But no pumped storage system of the 1950s is 100 % efficient. The Ffestiniog Power Station, which opened two years before Cruachan has an efficiency of 73 %. , which appears to be in line with the figures for Cruachan.

Cruachan Power Station And Nuclear Power

Wikipedia says this about Cruachan power station and Hunterston A nuclear power station.

Construction began in 1959 to coincide with the Hunterston A nuclear power station in Ayrshire. Cruachan uses cheap off-peak electricity generated at night to pump water to the higher reservoir, which can then be released during the day to provide power as necessary.

Note.

  1. Hunterston A power station closed in 1990.
  2. Hunterston B power station closed a few days ago.
  3. Scotland now only has one nuclear station at Torness.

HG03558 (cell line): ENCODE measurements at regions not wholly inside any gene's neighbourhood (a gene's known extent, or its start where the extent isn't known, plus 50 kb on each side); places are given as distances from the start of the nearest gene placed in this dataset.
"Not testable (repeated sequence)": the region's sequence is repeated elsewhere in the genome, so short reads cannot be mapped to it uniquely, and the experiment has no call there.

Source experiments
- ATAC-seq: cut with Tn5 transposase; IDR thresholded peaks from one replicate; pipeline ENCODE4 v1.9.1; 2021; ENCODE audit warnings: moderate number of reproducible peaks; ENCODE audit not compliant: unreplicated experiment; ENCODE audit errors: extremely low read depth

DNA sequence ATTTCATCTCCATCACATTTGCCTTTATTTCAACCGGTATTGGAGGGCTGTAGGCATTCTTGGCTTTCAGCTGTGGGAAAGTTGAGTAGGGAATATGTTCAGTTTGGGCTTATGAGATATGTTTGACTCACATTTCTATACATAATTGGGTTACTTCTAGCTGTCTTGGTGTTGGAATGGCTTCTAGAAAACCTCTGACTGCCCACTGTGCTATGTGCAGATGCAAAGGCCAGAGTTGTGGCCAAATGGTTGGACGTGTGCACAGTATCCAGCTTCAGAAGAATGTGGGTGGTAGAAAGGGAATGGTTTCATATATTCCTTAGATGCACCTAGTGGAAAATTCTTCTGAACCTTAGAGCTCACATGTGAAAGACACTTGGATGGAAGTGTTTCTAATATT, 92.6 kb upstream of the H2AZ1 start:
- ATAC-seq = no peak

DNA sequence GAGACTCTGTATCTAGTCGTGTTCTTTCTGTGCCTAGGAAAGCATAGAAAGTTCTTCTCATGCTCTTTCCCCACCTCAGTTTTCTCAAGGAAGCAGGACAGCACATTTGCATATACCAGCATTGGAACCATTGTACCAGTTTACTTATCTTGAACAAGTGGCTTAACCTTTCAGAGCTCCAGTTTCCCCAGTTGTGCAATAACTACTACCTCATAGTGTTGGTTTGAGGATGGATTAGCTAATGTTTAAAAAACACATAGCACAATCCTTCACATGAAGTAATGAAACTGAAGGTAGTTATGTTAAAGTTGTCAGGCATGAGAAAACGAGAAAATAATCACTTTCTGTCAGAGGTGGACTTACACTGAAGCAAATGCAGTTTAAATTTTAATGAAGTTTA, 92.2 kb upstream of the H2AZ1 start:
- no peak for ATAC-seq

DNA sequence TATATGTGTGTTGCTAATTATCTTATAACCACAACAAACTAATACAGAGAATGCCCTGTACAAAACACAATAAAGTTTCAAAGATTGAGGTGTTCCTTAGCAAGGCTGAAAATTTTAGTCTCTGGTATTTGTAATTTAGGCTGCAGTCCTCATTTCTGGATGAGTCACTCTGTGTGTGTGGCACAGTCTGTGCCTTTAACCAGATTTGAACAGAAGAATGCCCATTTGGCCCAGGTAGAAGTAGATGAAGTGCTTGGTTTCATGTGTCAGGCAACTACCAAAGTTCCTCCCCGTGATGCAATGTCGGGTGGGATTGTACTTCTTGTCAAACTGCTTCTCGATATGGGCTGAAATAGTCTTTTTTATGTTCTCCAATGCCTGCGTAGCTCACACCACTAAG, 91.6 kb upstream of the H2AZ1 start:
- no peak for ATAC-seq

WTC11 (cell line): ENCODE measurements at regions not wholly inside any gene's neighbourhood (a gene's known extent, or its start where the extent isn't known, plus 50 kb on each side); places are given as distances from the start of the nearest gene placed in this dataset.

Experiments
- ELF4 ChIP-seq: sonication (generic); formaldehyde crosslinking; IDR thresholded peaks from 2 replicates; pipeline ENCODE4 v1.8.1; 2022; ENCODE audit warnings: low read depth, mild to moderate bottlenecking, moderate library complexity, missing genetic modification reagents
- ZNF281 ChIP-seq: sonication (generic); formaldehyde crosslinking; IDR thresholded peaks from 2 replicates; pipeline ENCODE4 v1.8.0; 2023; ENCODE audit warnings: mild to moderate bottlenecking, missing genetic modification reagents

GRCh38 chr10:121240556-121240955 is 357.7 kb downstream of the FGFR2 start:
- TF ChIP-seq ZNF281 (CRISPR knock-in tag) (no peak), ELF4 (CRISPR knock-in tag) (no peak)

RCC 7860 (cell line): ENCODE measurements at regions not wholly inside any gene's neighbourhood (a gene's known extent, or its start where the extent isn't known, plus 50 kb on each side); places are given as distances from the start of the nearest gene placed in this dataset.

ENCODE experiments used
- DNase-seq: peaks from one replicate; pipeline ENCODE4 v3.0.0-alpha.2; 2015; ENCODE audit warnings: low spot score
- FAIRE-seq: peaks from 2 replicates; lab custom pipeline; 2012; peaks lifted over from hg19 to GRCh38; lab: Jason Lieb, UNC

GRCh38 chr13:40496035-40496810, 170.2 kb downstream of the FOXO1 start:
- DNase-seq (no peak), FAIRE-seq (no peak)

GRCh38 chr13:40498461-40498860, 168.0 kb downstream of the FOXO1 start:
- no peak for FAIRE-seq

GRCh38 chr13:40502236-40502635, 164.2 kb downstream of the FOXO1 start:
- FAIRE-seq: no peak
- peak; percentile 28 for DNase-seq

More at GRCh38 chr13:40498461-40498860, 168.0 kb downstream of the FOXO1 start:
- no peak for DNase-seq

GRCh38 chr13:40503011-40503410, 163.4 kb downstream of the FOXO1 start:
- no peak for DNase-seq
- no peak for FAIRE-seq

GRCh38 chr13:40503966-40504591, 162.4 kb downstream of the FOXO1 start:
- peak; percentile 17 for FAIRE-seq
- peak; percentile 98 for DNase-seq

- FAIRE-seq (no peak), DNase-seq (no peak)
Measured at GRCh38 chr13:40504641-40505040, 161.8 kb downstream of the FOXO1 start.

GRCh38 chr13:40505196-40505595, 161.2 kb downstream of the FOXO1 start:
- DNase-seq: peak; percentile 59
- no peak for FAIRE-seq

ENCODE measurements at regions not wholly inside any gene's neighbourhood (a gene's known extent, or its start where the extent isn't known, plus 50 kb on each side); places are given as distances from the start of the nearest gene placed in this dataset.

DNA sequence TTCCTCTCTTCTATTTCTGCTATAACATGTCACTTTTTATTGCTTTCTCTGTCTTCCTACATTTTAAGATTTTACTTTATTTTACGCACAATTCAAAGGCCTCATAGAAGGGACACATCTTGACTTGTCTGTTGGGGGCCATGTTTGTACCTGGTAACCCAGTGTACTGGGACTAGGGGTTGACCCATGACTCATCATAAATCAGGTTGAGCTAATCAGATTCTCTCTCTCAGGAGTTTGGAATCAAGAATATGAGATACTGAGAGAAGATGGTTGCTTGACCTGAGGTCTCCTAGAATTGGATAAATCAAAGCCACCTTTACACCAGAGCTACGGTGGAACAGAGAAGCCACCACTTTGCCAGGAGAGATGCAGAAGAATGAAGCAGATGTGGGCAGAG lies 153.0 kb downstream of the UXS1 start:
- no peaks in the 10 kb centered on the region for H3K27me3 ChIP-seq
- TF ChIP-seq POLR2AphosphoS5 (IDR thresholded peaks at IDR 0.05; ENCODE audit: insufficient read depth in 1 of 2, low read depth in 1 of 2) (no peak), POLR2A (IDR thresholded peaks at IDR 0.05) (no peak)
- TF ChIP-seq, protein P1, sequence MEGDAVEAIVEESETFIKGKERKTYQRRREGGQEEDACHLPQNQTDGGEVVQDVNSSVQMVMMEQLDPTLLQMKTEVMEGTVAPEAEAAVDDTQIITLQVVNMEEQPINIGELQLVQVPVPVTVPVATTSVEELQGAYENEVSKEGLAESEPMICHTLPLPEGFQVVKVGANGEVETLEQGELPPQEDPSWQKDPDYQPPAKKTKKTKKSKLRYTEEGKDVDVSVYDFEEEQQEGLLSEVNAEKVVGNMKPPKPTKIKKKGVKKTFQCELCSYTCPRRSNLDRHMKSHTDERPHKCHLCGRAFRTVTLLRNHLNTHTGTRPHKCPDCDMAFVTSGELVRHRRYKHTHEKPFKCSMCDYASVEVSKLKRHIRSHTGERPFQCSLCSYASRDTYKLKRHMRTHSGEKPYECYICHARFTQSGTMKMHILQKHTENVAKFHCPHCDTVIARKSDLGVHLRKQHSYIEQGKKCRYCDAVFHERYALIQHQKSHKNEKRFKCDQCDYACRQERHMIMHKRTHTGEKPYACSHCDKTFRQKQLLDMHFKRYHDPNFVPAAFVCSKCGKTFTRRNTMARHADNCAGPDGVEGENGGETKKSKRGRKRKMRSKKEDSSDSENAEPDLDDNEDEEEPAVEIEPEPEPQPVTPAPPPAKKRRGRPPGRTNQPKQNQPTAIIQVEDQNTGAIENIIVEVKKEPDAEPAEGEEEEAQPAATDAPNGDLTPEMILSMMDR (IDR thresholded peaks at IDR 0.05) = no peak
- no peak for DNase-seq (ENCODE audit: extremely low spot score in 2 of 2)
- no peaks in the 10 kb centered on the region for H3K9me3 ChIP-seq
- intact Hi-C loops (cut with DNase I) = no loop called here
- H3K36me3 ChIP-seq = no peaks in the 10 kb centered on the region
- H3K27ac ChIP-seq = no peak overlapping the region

It looks like the method of operation will have to change.

Cruachan Power Station And Wind Power

The obvious replacement source of energy at night to replace the nuclear power is wind power.

As I write this the UK is generating 8.5 GW of power from wind turbines.

Surely, enough can be diverted to Cruachan to fill the Cruachan Reservoir.

Cruachan 2

Drax’s plans for Cruachan are based around the building of a second underground power station, which is not surprisingly called Cruachan 2. This page on the Drax web site describes Cruachan 2.

  • It will be a 600 MW power station.
  • It will be to the East of the current power station.
  • More than a million tonnes of rock would be excavated to build the power station.

The existing upper reservoir, which can hold 2.4 billion gallons of water, has the capacity to serve both power stations.

I think it is reasonable to assume the following about Cruachan 2.

  • Design of the turbines will have improved in the sixty years since the Francis turbines for the original power station were ordered and designed.
  • The turbines will now be precisely computer-controlled to optimise the operation of the power station.
  • The turbines will have a faster response, than even that of Cruachan 1, which will help to match output to demand.